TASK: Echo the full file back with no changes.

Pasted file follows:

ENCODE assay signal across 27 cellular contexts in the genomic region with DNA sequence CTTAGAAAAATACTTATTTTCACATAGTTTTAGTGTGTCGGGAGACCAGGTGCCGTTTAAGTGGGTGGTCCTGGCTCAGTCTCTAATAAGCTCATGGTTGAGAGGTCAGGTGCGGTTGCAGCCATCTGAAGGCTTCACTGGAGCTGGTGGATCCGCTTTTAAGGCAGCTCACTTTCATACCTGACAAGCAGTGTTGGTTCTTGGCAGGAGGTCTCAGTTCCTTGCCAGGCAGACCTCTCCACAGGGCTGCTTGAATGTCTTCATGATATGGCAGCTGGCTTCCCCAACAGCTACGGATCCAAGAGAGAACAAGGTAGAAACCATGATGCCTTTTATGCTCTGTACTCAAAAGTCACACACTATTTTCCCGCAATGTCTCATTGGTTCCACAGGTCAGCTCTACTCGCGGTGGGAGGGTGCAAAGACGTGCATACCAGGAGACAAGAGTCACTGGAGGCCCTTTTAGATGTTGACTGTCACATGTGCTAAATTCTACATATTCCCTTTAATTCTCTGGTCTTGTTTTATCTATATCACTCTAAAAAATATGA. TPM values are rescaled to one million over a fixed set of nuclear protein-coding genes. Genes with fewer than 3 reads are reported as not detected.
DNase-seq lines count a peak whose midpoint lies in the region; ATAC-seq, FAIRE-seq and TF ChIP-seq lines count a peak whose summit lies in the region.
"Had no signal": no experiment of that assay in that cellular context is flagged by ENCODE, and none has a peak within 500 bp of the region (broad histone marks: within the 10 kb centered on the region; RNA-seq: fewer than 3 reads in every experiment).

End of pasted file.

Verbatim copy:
ENCODE assay signal across 27 cellular contexts in the genomic region with DNA sequence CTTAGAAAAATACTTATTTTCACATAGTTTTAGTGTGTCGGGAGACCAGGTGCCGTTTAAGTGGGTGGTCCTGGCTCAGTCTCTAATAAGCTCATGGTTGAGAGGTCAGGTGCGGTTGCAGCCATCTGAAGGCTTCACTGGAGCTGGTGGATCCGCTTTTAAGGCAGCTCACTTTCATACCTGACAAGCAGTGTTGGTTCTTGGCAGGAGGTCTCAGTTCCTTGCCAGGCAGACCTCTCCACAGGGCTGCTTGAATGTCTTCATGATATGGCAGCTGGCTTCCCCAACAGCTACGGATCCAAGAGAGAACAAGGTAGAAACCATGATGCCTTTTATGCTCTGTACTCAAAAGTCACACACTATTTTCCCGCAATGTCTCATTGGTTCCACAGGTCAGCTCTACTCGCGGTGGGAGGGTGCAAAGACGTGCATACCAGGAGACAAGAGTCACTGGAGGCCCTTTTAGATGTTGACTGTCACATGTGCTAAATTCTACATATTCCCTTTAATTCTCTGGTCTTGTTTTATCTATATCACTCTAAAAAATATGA. TPM values are rescaled to one million over a fixed set of nuclear protein-coding genes. Genes with fewer than 3 reads are reported as not detected.
DNase-seq lines count a peak whose midpoint lies in the region; ATAC-seq, FAIRE-seq and TF ChIP-seq lines count a peak whose summit lies in the region.
"Had no signal": no experiment of that assay in that cellular context is flagged by ENCODE, and none has a peak within 500 bp of the region (broad histone marks: within the 10 kb centered on the region; RNA-seq: fewer than 3 reads in every experiment).